The Discovery Channel documentary ‘The Science of Sex Appeal’, explores not only the factors that humans take into consideration when choosing a possible mate, it also explains the chemicals that are involved in both choosing a mate and maintaining a long term relationship with that mate. Attraction can stem from different physical features ranging from facial symmetry to body movement and even voice. Humans look for characteristics that they want to pass on to their offspring and signs of health as reflected by appearance.
When it comes to the face, attractiveness has been attributed to symmetry and balance, as well as the masculinity and femininity of a face. The
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Other important chemicals are endorphins, oxytocin and vasopressin. Once a mate has been chosen, one then has to keep that mate. In the animal kingdom, polygamy is not really an issue, however humans opt for monogamy. Endorphins and oxytocin are the chemicals associated with being happy, falling in love and the maternal urges in women. In order to keep one’s mate, one needs to have the person at a healthy level of these chemicals. In men, it was found that men with vasopressin are those least likely to stray, the same with a monogamous animal, the prairie vol. Even after all these scientific explanations for attraction and love, the video concludes that love in the end is something that is much more than just choosing genes to pass on and chemical levels. Choosing to stay in a relationship is a choice and something people can choose to work on.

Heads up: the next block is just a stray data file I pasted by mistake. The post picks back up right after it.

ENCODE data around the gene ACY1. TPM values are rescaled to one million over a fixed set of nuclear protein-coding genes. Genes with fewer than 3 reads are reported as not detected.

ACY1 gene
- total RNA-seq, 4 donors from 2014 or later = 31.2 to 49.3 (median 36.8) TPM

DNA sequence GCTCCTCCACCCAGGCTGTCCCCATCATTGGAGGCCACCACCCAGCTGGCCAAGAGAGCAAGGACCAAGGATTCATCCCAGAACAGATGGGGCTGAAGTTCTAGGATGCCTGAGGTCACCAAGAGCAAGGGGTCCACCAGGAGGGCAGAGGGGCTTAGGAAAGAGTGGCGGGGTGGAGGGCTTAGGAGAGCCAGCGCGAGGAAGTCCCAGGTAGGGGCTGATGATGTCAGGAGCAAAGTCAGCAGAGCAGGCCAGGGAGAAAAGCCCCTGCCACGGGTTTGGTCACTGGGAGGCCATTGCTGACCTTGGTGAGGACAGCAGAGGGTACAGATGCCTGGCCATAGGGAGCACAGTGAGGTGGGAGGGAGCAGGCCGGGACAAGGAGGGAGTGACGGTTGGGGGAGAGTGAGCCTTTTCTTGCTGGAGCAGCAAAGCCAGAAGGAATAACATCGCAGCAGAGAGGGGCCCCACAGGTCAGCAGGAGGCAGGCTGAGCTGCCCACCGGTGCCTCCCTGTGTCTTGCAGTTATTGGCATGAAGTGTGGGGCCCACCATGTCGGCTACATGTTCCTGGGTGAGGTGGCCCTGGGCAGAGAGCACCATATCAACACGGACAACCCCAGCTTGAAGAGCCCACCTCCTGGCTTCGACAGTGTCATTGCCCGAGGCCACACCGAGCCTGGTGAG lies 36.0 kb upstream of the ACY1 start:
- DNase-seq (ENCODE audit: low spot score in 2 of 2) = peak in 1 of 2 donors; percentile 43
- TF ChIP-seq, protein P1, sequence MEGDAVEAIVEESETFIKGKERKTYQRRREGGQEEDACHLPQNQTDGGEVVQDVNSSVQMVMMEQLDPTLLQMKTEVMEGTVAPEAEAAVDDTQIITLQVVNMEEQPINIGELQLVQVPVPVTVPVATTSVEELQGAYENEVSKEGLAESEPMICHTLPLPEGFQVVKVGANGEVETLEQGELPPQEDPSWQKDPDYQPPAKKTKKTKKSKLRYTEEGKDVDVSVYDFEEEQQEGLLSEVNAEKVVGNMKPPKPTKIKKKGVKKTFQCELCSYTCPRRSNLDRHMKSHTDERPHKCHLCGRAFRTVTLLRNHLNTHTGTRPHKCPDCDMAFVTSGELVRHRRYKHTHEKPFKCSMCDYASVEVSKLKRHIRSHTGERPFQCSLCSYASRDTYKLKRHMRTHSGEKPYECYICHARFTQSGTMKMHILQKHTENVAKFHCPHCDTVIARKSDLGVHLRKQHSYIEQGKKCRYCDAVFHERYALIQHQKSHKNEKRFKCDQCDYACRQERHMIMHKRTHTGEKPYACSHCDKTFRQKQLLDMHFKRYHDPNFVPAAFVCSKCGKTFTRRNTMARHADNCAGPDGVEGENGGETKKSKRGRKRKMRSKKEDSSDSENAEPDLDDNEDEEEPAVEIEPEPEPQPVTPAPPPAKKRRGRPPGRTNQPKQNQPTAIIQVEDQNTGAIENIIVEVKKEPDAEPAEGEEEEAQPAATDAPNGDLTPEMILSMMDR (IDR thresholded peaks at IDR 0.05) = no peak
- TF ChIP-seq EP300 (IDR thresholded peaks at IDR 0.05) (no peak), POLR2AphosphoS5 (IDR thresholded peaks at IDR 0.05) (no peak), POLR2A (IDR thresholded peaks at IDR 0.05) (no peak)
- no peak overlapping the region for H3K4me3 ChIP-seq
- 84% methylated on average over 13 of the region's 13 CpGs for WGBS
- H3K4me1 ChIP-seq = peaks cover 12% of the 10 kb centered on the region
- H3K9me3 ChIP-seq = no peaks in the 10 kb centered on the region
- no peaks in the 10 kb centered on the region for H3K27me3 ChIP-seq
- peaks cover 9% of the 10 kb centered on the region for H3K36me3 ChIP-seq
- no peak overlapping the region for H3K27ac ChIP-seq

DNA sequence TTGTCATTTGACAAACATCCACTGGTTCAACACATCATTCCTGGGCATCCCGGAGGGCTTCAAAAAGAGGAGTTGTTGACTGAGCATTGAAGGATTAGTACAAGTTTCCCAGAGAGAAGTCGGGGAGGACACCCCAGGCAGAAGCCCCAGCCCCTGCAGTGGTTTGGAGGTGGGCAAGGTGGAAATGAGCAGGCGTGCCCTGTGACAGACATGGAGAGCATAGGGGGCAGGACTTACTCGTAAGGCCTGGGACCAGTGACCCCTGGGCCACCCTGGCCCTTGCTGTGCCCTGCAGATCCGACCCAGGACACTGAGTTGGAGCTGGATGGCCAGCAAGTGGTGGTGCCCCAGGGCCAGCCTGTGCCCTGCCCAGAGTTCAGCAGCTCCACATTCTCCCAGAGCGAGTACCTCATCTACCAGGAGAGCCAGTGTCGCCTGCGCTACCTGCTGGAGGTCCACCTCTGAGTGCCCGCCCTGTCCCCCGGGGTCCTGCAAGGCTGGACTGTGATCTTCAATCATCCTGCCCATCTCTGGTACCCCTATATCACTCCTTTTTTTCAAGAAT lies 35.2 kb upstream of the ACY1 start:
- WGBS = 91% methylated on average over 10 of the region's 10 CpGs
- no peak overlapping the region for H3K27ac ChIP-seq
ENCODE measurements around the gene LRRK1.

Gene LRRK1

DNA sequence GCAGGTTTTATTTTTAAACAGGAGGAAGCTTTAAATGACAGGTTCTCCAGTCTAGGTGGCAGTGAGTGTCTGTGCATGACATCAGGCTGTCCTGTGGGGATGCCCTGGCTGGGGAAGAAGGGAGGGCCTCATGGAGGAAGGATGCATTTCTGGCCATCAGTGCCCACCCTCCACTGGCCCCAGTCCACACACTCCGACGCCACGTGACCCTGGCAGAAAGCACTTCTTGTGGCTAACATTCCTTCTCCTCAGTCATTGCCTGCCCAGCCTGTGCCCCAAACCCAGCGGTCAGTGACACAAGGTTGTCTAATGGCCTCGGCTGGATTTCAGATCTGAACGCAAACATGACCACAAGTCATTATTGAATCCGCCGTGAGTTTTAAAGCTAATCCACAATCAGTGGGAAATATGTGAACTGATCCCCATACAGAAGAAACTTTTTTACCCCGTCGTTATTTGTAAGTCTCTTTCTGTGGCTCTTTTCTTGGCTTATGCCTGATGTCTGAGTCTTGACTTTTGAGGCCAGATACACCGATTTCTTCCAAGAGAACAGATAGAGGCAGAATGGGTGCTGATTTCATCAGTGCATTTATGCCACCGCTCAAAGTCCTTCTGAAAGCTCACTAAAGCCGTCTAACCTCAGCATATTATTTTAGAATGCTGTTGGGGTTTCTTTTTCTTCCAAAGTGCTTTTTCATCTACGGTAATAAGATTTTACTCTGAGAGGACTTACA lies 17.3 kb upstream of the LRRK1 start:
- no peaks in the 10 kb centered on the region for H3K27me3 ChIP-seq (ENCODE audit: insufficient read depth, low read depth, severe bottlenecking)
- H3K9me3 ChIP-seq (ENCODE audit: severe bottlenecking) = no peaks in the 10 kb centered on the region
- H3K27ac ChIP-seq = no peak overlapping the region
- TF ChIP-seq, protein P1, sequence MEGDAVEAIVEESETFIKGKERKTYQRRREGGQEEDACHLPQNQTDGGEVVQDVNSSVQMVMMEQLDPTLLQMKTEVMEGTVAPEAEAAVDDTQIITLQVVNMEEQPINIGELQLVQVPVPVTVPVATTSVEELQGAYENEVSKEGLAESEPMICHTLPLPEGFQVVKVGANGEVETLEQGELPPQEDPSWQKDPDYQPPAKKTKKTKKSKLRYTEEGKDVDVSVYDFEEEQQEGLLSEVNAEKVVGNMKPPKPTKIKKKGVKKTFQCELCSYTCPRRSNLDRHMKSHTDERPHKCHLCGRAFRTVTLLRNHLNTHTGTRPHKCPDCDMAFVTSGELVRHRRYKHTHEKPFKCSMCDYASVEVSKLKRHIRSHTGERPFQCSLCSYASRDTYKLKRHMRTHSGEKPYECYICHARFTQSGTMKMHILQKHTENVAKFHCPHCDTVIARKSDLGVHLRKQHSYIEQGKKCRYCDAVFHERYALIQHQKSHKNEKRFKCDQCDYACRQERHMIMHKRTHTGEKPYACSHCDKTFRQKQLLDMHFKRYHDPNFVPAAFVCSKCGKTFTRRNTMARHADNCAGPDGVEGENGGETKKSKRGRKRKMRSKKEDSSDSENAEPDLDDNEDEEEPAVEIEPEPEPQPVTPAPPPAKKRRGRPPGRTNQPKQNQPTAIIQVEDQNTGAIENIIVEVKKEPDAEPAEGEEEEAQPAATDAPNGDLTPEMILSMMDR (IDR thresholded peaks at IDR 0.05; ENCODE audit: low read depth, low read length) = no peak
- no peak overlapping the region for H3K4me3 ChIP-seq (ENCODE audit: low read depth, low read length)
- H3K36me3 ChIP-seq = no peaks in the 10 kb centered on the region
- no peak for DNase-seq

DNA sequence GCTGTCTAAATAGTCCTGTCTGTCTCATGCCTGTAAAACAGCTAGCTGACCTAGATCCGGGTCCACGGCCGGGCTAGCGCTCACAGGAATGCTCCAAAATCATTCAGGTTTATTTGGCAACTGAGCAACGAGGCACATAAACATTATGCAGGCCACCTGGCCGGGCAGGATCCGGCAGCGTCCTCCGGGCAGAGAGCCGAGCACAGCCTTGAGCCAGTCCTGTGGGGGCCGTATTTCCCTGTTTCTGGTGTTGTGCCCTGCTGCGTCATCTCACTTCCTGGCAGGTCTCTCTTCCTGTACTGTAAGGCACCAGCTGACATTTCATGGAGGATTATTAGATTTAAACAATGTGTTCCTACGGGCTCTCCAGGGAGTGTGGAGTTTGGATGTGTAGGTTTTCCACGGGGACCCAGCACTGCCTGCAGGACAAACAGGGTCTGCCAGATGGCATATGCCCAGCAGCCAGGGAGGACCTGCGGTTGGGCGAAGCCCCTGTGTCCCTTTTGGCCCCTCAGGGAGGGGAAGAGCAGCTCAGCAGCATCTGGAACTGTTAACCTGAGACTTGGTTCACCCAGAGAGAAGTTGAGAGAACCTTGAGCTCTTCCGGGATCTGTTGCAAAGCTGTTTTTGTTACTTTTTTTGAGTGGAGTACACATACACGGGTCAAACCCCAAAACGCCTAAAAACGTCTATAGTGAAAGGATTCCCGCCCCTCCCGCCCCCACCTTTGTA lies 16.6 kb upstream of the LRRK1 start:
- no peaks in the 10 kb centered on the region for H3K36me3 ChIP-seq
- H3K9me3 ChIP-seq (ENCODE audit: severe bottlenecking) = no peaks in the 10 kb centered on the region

The documentary was very insightful in terms of how people become
attracted to one another. It also provided me with ideas on how to become more attractive if I chose to. I told a lot of my friends about the video and all of them were very interested because this process of being attracted to people and wanting to attract people in return is very integral in human life, especially for certain stages in our life like the adolescent stage. There are a lot of instances when I see couples that don’t really make sense to me. This has also been echoed by my friends and perhaps even society in